From Conor’s return to Cyborg’s debut, MMA bouts to watch early in 2020

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The new year gets right down to big business with next week’s return of Conor McGregor. And that’s just the start for the UFC, which has four championship bouts already booked for the first quarter of 2020.

There likely will be another, as Israel Adesanya told ESPN on Monday that he’s close to finalizing his first middleweight title defense for early March against Yoel Romero.

April will bring the most highly anticipated championship fight on the UFC schedule, Khabib Nurmagomedov vs. Tony Ferguson for the lightweight belt. But we’ll keep our focus here on just the year’s first three months.

Bellator joins the fun at the end of this month with the biggest women’s fight in its history, in which Cris Cyborg goes for the featherweight championship in her promotional debut. And there are big things brewing among the featherweight men as well, with another grand prix underway.

Over in Asia, the greatest flyweight of all time, Demetrious Johnson, is set to finally take his shot at the One Championship title.

Welcome to the kickoff of a new decade of big fights. Here are 10 to watch in the first three months of the year, starting with next week’s attention-grabber.

1. Conor McGregor vs. Donald “Cowboy” Cerrone



Former two-division UFC champion Georges St-Pierre breaks down his outlook for the main event of UFC 246 between Conor McGregor and Donald Cerrone.

When and where: Jan. 18 in the main event of UFC 246 at T-Mobile Arena in Las Vegas.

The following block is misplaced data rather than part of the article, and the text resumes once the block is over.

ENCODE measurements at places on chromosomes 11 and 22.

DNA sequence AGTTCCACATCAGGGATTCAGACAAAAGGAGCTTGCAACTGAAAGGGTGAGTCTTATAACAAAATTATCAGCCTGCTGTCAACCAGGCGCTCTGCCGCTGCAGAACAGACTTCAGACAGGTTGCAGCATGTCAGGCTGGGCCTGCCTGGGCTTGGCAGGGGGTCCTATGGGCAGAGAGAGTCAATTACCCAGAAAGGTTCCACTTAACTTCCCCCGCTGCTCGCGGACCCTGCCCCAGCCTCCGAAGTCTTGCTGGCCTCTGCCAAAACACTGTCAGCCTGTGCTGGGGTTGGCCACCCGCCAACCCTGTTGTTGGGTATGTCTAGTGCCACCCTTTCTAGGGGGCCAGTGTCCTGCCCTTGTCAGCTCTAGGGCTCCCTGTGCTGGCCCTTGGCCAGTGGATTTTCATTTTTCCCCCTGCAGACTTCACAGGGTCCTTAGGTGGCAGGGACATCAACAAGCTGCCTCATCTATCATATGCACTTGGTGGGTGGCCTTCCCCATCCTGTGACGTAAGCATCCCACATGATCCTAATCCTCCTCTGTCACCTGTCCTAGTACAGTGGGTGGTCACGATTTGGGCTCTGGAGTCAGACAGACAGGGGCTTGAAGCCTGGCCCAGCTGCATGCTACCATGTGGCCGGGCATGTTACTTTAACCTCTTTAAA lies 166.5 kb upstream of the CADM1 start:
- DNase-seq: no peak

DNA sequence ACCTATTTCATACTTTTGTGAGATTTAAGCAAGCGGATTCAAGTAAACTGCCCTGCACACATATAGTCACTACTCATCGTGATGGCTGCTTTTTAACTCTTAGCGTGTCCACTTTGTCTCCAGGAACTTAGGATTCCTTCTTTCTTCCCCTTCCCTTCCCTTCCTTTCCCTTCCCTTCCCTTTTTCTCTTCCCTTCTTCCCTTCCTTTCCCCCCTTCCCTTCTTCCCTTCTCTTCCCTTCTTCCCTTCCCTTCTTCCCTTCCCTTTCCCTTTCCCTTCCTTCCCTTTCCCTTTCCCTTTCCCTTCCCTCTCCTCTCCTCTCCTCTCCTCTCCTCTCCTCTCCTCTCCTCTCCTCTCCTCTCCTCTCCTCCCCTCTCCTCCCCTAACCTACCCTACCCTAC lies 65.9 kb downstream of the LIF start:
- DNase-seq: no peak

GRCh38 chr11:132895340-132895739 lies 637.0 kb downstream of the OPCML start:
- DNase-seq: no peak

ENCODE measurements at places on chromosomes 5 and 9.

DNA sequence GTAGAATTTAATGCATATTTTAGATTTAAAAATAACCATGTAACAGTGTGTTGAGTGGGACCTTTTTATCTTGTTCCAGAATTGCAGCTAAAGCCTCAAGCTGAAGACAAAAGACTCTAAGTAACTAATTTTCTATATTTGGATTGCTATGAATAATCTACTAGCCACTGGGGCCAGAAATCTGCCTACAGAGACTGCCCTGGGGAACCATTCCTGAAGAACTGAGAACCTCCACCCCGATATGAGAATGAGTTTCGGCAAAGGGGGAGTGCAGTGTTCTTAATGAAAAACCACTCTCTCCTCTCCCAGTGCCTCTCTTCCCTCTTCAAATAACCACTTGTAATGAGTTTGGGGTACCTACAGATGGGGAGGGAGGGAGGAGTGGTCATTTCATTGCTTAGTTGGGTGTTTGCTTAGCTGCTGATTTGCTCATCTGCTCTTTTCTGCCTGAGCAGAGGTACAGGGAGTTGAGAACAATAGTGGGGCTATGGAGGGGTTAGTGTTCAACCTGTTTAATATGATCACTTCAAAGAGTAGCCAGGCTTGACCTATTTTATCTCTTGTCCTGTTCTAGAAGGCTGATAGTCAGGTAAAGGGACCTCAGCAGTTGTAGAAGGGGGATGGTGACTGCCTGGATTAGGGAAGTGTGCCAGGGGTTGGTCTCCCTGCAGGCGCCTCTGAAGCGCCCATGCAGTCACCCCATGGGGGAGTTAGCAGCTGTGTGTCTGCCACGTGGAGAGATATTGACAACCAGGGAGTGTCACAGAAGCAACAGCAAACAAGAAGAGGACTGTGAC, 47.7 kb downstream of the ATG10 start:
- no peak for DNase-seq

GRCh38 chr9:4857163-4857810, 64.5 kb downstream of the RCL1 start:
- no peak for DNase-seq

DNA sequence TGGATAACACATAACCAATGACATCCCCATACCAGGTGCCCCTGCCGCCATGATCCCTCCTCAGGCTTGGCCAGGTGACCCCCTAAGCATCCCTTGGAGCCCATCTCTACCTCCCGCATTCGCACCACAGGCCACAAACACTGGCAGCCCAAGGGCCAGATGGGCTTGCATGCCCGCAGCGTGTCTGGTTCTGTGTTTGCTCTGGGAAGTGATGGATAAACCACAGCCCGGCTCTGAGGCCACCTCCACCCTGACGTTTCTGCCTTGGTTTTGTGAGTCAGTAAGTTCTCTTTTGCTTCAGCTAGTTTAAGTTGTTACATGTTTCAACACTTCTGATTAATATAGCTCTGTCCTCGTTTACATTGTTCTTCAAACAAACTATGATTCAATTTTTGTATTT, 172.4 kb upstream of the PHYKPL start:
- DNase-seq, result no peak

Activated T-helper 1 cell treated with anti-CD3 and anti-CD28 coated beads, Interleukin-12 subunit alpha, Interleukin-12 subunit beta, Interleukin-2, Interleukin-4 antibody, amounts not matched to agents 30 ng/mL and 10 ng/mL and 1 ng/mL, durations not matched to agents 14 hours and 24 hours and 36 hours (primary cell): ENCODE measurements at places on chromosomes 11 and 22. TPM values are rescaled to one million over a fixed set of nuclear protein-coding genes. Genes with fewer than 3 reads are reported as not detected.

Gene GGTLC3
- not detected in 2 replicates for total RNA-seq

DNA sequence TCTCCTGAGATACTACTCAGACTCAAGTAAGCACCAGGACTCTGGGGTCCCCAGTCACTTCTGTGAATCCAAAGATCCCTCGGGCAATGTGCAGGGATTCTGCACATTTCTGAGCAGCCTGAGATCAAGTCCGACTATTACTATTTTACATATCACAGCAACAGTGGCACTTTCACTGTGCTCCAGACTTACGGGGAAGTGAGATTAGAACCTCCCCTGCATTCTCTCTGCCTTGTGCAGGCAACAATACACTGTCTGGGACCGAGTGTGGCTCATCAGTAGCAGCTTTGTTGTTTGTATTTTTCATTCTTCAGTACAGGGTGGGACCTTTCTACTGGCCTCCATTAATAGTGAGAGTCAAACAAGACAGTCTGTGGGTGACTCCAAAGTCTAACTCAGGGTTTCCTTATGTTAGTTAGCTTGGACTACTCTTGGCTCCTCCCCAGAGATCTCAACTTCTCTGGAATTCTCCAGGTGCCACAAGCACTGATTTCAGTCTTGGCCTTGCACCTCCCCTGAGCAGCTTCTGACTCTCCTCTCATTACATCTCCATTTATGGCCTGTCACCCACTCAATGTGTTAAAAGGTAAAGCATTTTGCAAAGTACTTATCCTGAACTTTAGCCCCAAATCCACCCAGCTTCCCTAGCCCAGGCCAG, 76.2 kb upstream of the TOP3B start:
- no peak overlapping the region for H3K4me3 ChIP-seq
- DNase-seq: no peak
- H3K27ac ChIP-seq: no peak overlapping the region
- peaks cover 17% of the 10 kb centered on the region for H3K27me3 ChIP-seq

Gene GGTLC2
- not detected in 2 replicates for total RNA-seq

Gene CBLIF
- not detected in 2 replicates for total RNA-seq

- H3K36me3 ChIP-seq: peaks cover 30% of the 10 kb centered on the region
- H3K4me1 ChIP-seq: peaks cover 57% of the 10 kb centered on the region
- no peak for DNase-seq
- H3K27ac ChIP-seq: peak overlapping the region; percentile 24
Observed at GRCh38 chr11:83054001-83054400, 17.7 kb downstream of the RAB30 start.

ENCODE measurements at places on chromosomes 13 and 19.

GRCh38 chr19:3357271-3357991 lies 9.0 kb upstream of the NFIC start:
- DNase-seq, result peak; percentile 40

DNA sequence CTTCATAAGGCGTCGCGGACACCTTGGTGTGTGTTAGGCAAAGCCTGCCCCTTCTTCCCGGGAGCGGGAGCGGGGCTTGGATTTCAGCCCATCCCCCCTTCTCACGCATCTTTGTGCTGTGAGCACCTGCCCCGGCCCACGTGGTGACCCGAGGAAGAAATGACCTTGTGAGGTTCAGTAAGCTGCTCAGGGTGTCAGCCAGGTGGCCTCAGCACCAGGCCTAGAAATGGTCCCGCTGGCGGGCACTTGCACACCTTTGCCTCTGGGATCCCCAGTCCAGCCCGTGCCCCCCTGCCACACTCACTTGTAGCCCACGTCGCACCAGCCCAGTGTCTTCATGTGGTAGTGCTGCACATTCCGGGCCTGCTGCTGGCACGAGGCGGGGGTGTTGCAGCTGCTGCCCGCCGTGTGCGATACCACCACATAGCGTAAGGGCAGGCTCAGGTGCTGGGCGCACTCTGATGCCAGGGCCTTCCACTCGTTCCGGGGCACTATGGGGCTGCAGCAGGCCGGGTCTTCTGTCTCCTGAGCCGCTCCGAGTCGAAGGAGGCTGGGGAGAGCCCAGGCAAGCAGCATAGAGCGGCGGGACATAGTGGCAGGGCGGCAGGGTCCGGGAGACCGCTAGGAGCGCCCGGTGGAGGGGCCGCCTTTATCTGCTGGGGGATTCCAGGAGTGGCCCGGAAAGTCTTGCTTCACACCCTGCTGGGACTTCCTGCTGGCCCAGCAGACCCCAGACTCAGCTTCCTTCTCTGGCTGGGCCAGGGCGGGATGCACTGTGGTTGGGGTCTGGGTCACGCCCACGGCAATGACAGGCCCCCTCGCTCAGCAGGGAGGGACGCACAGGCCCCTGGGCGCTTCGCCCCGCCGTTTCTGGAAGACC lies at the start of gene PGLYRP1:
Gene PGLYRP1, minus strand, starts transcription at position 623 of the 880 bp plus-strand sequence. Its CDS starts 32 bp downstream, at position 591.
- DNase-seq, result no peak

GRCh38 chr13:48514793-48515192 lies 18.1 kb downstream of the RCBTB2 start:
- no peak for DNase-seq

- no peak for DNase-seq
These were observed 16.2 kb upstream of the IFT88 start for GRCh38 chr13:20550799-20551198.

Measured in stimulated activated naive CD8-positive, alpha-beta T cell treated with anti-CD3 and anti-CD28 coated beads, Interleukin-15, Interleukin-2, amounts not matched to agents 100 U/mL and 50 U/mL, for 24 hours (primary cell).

Why it matters: Why? Because the future of Western civilization depends upon the long-awaited resumption of McGregor’s hibernating career, that’s why. Maybe that’s a slight exaggeration, but the Irishman’s first appearance inside the Octagon since Oct. 6, 2018 — and only his second since 2016 — does mean a ton (of cash) for the UFC. As for its appeal for fans, whether you’re a Conor lover or Conor hater, you’ve got to acknowledge that MMA is a whole lot more interesting when McGregor’s fast fists and faster mouth are actively engaged, preferably at the same time.

What questions will be answered: Has inactivity dulled the sharpness of McGregor (21-4), whose most recent victory came during the Obama presidency? How much of the impassioned Conor fan base will remain supportive of a nouveau-riche celebrity whose recent troubles range from stomping on a fan’s cellphone outside a Miami Beach nightclub and sucker-punching a Dublin pub patron to a pair of reported sexual assault investigations? And then there is the existential question dogging this night’s chosen opponent, “Cowboy,” a guy whom floundering fighters didn’t used to choose when looking for a winnable fight. Does Cerrone (36-13, 1 NC) still have what it takes to show the UFC he’s no Conor steppingstone?

When and where: Jan. 18 on the UFC 246 undercard.